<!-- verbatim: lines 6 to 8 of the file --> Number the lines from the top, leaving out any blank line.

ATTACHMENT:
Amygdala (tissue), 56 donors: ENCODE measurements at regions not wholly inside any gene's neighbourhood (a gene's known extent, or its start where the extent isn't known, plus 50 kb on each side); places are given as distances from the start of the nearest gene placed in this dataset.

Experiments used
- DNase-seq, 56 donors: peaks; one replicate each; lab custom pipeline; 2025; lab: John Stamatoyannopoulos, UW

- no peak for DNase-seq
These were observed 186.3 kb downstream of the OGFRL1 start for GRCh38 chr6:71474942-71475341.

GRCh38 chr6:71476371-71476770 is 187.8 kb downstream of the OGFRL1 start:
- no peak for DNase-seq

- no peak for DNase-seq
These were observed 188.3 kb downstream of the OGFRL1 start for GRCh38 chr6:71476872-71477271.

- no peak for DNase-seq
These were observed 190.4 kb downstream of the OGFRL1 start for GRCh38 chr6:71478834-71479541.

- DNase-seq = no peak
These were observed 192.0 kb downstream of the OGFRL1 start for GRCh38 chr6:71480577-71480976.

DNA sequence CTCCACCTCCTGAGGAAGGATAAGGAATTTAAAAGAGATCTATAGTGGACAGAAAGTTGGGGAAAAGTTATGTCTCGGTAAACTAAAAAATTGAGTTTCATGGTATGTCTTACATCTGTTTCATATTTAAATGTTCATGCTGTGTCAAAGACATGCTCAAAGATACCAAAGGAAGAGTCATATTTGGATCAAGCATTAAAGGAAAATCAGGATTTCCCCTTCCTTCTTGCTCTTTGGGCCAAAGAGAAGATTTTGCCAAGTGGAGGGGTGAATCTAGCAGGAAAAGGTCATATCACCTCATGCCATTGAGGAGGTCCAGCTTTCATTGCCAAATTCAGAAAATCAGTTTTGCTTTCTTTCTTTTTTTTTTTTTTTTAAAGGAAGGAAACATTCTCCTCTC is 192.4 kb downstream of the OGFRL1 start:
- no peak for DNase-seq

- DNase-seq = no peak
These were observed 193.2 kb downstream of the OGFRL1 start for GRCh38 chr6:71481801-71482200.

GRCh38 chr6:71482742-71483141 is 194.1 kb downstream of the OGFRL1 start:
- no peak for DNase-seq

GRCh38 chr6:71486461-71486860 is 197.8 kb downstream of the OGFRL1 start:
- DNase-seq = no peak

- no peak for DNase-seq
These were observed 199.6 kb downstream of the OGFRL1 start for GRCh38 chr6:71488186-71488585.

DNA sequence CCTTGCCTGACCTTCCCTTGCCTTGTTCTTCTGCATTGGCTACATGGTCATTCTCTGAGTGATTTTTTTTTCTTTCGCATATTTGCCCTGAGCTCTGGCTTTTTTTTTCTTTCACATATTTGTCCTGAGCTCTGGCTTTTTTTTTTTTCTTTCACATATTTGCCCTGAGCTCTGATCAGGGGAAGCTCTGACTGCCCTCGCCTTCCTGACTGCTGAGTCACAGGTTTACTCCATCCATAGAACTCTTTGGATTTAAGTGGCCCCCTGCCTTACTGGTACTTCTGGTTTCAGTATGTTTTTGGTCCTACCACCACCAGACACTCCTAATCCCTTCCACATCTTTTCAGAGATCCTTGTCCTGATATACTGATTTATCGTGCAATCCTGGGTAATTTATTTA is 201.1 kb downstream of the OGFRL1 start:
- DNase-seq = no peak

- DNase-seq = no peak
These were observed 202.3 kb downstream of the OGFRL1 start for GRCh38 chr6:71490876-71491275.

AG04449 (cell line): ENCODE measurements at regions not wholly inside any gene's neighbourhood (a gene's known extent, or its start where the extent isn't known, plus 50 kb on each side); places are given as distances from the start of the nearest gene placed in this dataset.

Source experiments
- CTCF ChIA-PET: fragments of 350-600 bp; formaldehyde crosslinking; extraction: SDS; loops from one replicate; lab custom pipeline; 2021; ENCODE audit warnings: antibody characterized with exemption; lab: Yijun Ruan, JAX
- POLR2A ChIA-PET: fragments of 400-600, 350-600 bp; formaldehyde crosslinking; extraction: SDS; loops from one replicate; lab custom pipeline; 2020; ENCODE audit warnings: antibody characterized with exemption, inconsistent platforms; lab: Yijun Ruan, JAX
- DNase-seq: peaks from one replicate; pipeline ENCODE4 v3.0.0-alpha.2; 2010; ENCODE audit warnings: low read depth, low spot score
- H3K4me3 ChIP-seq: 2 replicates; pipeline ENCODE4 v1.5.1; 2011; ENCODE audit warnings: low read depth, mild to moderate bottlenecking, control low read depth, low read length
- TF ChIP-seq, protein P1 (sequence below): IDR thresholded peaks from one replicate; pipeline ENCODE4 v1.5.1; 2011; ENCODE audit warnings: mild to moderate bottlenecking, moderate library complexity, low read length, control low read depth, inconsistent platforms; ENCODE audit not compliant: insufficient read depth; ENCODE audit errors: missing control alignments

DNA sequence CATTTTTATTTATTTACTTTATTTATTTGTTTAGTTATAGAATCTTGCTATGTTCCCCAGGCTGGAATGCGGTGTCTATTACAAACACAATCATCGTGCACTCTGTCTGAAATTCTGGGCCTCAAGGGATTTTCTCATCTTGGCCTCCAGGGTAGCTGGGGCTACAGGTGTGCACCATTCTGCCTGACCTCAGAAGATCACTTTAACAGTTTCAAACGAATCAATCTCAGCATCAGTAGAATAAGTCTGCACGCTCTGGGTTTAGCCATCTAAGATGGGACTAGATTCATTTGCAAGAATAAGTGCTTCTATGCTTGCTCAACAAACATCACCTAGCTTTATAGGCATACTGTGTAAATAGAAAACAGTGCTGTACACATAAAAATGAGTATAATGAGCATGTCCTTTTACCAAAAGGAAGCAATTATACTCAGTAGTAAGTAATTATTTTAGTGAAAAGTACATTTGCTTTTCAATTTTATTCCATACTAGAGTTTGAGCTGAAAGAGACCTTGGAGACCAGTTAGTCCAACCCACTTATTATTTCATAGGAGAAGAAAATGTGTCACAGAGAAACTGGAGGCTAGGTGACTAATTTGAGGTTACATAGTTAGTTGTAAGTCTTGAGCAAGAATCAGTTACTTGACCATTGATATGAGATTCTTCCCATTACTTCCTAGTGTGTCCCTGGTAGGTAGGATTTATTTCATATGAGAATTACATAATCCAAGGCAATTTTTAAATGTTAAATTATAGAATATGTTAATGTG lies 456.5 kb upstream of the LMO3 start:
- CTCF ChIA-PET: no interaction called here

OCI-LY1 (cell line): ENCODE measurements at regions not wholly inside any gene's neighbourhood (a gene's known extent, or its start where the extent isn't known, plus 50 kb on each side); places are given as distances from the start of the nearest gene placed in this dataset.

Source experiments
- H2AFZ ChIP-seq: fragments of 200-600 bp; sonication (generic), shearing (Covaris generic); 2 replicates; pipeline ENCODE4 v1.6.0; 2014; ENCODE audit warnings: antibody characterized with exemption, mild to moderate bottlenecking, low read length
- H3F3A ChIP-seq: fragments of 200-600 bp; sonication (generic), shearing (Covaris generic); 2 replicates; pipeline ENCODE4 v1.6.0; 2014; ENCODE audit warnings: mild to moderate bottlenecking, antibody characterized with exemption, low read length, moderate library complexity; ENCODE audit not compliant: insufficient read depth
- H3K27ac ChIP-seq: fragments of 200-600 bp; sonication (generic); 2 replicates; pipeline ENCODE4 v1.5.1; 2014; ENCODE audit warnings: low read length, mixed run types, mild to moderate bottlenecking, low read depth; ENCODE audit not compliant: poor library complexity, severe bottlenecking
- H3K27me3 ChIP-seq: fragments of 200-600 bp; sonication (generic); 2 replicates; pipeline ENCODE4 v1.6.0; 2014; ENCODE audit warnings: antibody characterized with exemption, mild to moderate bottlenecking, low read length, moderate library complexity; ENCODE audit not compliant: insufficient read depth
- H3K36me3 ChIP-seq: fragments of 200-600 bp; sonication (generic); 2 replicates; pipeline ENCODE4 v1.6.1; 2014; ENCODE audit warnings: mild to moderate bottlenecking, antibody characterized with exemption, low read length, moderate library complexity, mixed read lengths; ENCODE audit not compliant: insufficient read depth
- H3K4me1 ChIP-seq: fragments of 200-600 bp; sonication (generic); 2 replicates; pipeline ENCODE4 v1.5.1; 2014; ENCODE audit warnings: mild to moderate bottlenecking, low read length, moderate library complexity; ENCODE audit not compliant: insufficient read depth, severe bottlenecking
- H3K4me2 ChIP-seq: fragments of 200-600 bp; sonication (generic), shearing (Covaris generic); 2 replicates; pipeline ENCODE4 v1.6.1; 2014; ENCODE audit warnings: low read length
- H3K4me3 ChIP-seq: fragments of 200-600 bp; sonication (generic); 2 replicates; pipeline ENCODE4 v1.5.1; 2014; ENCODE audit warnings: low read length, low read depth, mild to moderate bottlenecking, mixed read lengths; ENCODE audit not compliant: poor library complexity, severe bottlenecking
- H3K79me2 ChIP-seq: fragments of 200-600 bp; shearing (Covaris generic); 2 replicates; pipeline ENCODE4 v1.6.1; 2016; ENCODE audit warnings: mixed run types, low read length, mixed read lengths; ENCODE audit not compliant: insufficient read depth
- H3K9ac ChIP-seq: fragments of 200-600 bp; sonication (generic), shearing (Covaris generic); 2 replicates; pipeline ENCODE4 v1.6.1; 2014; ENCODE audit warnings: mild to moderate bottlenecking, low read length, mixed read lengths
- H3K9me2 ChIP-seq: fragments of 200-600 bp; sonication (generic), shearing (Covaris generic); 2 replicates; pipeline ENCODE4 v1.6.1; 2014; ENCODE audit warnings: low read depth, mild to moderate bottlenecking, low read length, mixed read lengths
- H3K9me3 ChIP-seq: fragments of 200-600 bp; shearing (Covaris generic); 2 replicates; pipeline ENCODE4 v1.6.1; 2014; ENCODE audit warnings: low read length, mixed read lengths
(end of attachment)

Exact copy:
GRCh38 chr6:71476371-71476770 is 187.8 kb downstream of the OGFRL1 start:
- no peak for DNase-seq

- no peak for DNase-seq